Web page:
Yesterday’s post emphasized intersubjectivity as central to forgiveness. Today we want to look at Sandage and Shults’ The Faces of Forgiveness and the issues of “saving face”, what the faces in a “face to face” look like, at “systemic estrangement,” relational hermeneutics, and a model of the forgiveness process. What’s on your face when you are estranged? How do you treat the other when you don’t want forgiveness?
There’s a lot here, and there’s a lot of good things here. I hope you buy this book, even if it requires serious attention.
Research shows that there are faces of conflict, faces of violence and faces of intimacy. I thought of putting “smileys” here, but am not sure I could genuinely match the faces.
Systemic estrangement — that’s the real issue, isn’t it? A passing problem with someone can blow over us and by us and we can be restored; but systemic estrangement requires work. Put this on some list near your desk, especially husbands and wives. Estrangement is developed by:
Totalizing the other: he’s nothing but a jerk.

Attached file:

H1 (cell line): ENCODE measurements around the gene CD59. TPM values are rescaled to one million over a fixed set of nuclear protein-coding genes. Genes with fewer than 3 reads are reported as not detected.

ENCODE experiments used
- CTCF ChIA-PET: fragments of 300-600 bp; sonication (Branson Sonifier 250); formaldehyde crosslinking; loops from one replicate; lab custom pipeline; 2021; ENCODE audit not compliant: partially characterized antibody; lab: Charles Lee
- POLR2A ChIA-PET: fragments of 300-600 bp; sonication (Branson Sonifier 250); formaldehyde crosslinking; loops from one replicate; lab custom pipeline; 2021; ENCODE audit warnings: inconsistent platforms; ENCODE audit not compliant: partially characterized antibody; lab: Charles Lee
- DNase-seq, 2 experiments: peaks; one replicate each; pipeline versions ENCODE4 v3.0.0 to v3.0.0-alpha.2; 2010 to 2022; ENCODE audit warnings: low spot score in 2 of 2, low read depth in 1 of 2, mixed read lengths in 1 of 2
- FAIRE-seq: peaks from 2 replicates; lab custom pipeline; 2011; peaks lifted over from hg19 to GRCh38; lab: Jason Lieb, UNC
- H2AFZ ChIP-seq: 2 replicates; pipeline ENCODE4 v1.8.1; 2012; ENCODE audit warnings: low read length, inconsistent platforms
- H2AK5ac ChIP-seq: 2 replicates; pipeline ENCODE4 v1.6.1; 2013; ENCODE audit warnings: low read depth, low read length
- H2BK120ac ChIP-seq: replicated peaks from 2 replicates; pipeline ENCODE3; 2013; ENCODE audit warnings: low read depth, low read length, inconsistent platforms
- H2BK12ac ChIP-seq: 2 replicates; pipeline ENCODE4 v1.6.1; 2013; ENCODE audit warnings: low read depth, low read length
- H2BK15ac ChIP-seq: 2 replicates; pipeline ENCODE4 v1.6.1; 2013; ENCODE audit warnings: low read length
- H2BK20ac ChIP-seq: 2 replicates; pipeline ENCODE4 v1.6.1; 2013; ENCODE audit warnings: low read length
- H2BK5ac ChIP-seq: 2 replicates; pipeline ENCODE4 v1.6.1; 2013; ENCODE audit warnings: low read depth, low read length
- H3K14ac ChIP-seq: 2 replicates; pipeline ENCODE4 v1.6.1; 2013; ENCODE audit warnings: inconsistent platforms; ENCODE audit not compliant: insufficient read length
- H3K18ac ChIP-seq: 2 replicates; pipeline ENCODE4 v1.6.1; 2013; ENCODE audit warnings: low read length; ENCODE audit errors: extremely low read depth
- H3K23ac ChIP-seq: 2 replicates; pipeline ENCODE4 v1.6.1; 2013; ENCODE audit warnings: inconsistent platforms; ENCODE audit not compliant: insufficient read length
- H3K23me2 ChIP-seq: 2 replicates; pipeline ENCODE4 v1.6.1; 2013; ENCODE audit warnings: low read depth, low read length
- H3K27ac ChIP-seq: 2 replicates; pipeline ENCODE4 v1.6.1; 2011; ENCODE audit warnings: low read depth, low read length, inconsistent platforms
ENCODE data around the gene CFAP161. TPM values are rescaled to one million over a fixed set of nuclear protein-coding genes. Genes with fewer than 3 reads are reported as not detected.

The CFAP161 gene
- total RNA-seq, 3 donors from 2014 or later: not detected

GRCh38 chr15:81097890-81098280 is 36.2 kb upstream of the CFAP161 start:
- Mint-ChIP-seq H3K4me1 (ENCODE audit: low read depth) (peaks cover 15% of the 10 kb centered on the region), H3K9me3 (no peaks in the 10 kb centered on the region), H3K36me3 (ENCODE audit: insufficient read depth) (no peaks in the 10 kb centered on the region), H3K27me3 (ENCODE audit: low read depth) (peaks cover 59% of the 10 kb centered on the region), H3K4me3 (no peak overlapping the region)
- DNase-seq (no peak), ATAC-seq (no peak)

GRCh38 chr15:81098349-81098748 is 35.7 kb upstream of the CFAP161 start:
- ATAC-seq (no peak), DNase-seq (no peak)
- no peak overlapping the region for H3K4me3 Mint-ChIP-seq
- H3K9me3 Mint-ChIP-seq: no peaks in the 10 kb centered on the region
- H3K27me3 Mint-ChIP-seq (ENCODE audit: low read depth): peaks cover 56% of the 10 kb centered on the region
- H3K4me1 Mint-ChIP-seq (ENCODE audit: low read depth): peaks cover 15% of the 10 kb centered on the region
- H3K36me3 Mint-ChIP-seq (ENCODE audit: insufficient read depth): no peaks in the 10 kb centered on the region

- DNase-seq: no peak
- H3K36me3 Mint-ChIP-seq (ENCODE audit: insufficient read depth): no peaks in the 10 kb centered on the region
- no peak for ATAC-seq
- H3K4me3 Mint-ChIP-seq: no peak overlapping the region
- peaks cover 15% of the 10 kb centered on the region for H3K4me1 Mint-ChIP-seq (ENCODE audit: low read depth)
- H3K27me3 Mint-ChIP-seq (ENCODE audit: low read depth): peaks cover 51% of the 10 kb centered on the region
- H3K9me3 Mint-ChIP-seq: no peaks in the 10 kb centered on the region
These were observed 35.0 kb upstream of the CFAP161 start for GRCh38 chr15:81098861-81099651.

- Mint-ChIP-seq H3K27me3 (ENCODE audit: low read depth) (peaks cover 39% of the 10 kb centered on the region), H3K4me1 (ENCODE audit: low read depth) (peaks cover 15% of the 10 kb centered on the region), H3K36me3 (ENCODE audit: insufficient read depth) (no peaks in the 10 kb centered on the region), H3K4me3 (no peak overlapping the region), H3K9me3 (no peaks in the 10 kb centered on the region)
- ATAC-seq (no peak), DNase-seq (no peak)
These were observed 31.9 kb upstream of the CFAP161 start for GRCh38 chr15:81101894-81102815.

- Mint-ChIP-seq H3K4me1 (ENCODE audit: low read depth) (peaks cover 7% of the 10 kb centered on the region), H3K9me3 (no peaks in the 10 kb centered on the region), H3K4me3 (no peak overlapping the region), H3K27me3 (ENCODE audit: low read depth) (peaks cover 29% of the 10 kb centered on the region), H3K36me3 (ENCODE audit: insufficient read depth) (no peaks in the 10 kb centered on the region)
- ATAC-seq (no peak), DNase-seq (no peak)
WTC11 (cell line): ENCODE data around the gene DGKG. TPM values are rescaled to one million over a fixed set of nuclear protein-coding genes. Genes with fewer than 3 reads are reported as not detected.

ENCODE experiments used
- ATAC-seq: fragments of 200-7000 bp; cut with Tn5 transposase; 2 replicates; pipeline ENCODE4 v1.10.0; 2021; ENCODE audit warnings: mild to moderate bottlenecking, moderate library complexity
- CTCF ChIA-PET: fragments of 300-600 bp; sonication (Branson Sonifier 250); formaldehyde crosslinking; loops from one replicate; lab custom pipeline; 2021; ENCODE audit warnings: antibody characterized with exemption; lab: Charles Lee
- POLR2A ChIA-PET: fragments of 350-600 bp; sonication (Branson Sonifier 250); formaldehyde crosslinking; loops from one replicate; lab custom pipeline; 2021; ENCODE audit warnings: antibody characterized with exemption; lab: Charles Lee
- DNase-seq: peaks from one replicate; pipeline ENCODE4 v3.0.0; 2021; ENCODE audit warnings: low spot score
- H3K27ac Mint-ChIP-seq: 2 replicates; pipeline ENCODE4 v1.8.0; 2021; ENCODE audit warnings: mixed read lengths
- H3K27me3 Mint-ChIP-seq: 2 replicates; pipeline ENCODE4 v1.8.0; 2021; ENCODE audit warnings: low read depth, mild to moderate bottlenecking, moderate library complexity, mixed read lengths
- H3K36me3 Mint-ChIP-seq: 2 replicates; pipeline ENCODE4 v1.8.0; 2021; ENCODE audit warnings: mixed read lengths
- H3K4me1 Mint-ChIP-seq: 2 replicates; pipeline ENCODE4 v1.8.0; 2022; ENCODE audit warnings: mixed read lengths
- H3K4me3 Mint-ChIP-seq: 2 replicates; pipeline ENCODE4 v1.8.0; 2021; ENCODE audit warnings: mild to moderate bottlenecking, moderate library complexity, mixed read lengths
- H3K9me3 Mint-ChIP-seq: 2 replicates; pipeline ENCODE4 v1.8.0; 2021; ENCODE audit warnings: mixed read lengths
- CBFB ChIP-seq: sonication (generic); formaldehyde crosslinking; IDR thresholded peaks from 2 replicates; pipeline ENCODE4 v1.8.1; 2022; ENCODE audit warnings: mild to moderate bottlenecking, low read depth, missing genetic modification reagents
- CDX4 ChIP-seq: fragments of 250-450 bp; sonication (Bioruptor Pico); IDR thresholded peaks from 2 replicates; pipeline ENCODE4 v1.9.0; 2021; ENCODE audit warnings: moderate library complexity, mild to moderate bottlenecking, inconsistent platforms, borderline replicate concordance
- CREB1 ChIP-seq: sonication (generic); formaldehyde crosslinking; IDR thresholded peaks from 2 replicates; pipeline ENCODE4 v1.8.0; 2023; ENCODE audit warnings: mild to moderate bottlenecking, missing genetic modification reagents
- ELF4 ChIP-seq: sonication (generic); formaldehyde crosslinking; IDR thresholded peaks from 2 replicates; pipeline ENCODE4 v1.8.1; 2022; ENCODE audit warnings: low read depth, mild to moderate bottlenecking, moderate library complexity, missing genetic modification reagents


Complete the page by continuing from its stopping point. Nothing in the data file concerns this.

Scapegoating: a person is blamed for all the group’s problems.
Exclusion: otherness either by banishment or by absorption.
Self-surveillance: inner sense of being watched (driven by guilt).
Narcissistic families: blame is everyone else.
To deal with all of this, we develop a system of attribution: we attribute blame to the other, and we develop stories of facework (confession, excuse, justification, refusal).
Forgiveness, then, has two other networks that shape it: our religious identity and the role of sacred faces (how we envision God’s face).
So, here’s a model of forgiveness: we go through three phases. First, we engage in lament; second, we encourage empathy and humility; third, we extend our narrative horizons to include the other.
Wow, there’s a lot here, but I think this is very good stuff for us to ponder and to factor into our understanding of forgiveness. No better topic as we approach Holy Week.